News and Events
A nation divided? Young shoppers embrace aubergines.
Only about a third of the UK’s 27.8m households eat aubergines. However, for 25 – 34 year olds the shiny purple-black veg has become a real winner. 46% of younger households have enjoyed aubergine in the past year.
Of the 17.8m UK households who don’t or won’t buy it, the most common reason cited for avoiding the aubergine is ‘I don’t like/am unfamiliar with the taste’ 57%, which is a bit of a shame for the veg kingdom’s No.1 flavour carrier. Other major reasons are ‘don’t know what to do with it’ 13%; ‘no idea how to prepare it’ 12%; and ‘too much like hard work’ 9%.
According to our research, carried out in 2020, UK’s numbers put us down with the Australians and the Germans on enjoying this fabulous vegetable (which is actually a fruit). It seems that once we’ve ticked off moussaka, aubergine parmigiana and baba ganoush we’re all out of ideas. On the other hand aubergines are a staple of Italian, Spanish, Indian and Chinese kitchens where 60% to 80% of households enjoy the versatile veg. Perhaps they just make enjoying it easier.
Google Trends shows that food and drink searches for aubergine bobbled along around the 45 a week mark for the 4 years to the start of Lockdown 1.0 in March 2020. They were buoyed by a surge as people rediscovered scratch cooking, reaching 100 searches a week In April and May. Last summer searches dropped to the 70s and finally back to the 50s by August where they have stayed, barring a spike at the end of March 2021.
Reporting on its best fresh produce sales this century, Tesco recorded sales of aubergines up 50%, driven by scratch cooking under lockdown, more hot meals being prepared at home and people trying to eat more healthily.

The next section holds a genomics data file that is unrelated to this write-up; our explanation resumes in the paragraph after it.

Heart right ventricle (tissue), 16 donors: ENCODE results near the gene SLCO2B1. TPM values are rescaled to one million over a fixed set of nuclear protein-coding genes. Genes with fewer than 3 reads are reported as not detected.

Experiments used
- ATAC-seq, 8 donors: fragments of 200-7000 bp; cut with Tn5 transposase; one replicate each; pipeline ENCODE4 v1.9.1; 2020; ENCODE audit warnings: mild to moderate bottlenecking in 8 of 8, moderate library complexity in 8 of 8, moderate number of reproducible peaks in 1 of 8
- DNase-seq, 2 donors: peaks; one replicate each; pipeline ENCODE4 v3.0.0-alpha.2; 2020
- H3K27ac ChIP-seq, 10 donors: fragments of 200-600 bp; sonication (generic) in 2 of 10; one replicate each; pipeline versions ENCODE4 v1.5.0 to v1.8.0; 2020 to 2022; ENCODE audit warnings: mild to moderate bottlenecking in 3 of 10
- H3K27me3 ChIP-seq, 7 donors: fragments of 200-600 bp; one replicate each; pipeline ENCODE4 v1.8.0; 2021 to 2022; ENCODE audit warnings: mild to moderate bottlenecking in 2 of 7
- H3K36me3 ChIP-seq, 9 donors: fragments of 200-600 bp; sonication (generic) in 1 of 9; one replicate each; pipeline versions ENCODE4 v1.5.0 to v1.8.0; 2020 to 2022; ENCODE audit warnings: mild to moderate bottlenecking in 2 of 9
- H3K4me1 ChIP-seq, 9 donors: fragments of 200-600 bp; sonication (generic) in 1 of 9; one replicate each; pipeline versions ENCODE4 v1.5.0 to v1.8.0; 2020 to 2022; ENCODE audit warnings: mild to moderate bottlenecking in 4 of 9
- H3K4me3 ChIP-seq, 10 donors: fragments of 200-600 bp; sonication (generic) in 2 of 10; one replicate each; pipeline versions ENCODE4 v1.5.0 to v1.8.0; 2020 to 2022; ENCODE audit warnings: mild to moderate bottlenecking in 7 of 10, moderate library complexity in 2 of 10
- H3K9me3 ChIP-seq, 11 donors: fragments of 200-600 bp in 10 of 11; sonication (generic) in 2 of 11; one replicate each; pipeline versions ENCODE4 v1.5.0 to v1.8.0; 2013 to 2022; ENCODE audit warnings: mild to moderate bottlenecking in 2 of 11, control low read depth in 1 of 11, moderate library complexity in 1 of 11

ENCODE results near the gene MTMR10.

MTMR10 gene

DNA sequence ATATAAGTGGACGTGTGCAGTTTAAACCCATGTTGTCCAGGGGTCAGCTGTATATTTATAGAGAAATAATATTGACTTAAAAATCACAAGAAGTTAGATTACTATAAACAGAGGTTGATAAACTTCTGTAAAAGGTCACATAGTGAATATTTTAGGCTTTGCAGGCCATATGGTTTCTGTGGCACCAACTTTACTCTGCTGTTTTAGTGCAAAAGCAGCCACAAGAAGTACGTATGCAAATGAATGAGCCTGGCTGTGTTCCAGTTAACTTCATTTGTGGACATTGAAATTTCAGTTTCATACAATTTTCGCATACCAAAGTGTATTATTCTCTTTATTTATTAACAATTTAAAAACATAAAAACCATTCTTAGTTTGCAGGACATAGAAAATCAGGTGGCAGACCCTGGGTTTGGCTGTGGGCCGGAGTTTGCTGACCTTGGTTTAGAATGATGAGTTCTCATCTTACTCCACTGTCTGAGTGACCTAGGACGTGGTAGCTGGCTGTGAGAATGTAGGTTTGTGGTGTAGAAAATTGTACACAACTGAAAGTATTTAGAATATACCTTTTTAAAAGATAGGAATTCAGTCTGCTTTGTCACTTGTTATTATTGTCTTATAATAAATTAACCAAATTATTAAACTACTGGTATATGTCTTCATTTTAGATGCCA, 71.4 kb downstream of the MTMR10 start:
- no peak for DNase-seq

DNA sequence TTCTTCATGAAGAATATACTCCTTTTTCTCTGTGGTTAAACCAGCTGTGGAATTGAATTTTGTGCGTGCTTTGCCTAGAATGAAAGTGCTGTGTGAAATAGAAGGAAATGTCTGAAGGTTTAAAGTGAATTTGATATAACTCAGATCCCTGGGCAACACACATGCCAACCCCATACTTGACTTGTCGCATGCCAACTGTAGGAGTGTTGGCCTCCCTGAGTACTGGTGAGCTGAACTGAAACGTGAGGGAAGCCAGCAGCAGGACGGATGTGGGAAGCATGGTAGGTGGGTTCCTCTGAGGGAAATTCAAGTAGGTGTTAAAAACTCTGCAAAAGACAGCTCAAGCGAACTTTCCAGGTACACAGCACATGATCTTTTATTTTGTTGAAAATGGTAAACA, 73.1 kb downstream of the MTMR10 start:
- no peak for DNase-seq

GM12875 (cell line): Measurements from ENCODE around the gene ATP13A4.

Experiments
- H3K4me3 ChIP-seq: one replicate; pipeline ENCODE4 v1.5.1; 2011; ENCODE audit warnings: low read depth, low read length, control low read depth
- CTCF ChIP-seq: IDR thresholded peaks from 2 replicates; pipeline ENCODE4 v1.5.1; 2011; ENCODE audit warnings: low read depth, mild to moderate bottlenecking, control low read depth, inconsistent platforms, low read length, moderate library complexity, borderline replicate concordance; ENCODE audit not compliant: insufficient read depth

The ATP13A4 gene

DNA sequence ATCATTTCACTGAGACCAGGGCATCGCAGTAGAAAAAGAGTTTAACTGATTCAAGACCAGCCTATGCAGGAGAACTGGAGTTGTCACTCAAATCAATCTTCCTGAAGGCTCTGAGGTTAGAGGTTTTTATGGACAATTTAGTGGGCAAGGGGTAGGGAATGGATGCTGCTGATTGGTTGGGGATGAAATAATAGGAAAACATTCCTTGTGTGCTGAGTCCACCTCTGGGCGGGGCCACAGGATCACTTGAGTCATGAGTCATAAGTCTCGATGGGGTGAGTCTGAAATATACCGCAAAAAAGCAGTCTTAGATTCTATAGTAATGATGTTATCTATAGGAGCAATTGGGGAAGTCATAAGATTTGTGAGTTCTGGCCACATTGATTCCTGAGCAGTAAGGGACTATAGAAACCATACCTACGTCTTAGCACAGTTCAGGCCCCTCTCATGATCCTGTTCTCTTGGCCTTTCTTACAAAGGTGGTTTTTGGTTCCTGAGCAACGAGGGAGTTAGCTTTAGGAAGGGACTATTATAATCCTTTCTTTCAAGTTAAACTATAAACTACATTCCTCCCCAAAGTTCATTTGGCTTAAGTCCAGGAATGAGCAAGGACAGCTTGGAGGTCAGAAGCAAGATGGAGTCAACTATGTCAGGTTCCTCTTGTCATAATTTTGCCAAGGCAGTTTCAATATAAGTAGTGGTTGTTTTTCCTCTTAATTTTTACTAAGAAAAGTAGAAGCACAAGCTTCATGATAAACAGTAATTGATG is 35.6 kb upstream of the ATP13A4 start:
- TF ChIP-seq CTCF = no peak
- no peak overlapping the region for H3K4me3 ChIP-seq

It seems that despite these positive notes, the UK’s aubergine shoppers remain creatures of habit. 82% of aubergines are eaten in hot meals but only 12% are filled and a paltry 8% are used sliced, shaved or griddled to be eaten cold in salads. It is encouraging to see that almost 1 in 4 households buy aubergine to enjoy on meatfree days but it feels like aubergines could be a more frequent resident on our plates.
Outside the younger households, UK shoppers don’t seem to be getting the message that an aubergine is a versatile carrier of whatever flavour they want to add to it. Less than a third (28%) of those who buy aubergines recognise that there are different ways to enjoy it and a fifth don’t buy more because they don’t have the confidence to prepare it.
One of the leading online searches in the past year (+3,250%) has been whether aubergine is suitable for the keto diet. It is. More broadly, its versatility, suitability for meat free days, its ability to soak up flavour and great fibre content means it has a lot to offer. Aubergines are also easy to hide when chopped so they can be a handy way of getting kids to eat more veg. Fabulous though aubergine parmigiana can be, perhaps it is time to encourage people, open to eating more veg, to try it in simpler recipes.